This is almost always the case during pregnancy when you want to do something different from the norm. Even if you have a home birth midwife you may find you need to advocate for something you want for you and your baby that is “different” from what she normally does! Now is the time to learn to be an advocate for your child.
If you have failed an oral glucose tolerance test and you think it was a false failure (which may in fact be the case if you're following a healthy pregnancy diet, especially if you're normally only getting lower levels of carbohydrates), you should tell your doctor or midwife that you want to monitor your blood glucose levels over the next few weeks while you eat your normal diet. There's a good chance they'll be fine.
If your levels are elevated (remember levels are naturally elevated slightly during pregnancy) and it's decided to keep your diagnosis, be ready to advocate. Plan to follow a diet that will minimize insulin spikes while still nourishing you and your baby.
It's really hard during pregnancy, but drop the grains and starches that cause spikes. Get plenty of protein, and especially plenty of fat. You and your baby will need the fat for energy since you won't be fueling your energy needs with carbohydrates. The fat spares the protein so it goes towards building your baby. Your vegetables will give you lots of vitamins and minerals – and the fat you're getting will make sure you're actually absorbing them.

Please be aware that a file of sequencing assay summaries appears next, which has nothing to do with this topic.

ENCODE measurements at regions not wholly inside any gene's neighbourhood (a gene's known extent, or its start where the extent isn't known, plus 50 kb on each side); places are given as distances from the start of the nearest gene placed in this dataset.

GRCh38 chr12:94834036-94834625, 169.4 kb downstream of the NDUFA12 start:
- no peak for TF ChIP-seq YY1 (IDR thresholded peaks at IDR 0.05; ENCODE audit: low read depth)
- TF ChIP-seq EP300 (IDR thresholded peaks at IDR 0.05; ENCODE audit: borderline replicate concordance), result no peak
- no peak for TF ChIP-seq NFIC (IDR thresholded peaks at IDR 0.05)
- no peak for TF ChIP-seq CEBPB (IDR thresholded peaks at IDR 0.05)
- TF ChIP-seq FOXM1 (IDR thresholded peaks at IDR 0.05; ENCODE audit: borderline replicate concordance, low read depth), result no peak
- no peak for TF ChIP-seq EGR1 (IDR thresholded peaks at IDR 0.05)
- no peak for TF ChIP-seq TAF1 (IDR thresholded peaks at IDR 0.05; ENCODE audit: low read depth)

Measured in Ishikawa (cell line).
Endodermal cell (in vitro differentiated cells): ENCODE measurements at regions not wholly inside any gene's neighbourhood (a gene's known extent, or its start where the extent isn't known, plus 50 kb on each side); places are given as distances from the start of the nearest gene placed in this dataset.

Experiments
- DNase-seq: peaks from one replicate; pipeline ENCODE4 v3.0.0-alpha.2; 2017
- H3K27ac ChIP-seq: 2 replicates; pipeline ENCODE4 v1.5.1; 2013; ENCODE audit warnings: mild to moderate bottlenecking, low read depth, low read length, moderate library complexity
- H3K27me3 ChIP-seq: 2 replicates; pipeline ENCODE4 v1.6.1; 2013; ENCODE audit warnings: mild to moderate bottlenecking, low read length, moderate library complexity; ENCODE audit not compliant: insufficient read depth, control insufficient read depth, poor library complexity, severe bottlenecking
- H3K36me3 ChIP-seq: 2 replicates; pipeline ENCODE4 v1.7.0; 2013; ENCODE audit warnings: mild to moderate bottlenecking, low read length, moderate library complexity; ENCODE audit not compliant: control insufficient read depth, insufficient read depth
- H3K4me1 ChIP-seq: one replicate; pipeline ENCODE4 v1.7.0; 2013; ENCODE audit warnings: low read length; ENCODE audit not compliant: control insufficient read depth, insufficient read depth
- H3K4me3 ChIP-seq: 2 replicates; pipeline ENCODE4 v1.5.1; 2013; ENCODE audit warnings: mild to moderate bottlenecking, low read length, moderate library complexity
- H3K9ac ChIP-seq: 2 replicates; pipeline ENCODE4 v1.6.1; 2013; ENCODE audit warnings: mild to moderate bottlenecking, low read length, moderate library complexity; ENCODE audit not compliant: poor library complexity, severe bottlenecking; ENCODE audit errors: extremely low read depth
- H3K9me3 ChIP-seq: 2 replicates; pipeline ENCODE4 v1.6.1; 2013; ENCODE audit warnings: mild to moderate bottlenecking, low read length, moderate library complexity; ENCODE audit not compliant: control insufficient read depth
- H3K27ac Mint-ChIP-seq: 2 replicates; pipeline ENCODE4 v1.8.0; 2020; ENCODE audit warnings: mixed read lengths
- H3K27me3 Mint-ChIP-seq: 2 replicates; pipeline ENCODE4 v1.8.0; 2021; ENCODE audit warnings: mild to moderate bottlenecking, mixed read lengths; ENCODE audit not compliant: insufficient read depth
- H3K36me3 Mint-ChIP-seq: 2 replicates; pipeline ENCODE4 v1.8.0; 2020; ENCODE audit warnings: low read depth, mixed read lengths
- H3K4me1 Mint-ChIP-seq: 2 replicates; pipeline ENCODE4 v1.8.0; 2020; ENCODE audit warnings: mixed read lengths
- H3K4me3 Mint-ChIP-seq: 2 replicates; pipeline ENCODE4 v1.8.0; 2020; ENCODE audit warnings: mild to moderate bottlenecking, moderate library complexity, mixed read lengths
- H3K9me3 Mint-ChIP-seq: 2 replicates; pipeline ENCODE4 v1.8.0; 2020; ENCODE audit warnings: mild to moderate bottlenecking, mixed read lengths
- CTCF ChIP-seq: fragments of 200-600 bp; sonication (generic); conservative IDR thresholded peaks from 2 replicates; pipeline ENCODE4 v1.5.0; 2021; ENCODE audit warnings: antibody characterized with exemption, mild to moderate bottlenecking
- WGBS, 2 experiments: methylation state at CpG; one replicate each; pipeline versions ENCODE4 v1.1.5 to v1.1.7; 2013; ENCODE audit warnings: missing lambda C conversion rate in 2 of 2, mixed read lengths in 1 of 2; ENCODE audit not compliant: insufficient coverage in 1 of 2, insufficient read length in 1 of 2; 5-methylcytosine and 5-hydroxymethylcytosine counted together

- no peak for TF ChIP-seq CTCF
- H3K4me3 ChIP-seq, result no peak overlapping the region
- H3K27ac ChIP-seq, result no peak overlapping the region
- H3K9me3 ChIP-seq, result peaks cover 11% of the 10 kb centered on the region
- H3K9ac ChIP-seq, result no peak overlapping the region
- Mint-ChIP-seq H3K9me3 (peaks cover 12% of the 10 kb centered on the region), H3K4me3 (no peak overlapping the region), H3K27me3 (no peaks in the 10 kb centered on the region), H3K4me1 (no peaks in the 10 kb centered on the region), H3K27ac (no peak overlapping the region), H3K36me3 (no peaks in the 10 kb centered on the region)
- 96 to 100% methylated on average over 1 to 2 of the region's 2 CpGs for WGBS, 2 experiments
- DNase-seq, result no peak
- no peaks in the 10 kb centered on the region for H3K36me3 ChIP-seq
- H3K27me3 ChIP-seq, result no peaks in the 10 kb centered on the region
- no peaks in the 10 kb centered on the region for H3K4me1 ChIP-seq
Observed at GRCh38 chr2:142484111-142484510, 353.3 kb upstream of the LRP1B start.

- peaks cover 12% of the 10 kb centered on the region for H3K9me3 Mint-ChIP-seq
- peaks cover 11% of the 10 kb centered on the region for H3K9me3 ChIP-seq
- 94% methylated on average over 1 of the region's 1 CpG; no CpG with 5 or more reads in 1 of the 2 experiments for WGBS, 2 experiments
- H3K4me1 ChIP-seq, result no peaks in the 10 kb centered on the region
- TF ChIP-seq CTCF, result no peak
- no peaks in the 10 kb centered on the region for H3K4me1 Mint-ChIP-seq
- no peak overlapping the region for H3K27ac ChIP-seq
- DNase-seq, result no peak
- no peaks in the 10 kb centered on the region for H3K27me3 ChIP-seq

Let your care provider know that you're being aggressive with treating this through diet and lifestyle. Think of your baby and his or her health when the going seems tough. When your pregnant buddies are reaching for ice cream and saltines you need to go for a plate of broccoli and hollandaise or a bowl of chicken soup (salted to taste!) I know first-hand how hard it is to stand up to cravings for carbohydrates during pregnancy (and I'm the gal that sounds like a broken record about pregnancy diet!)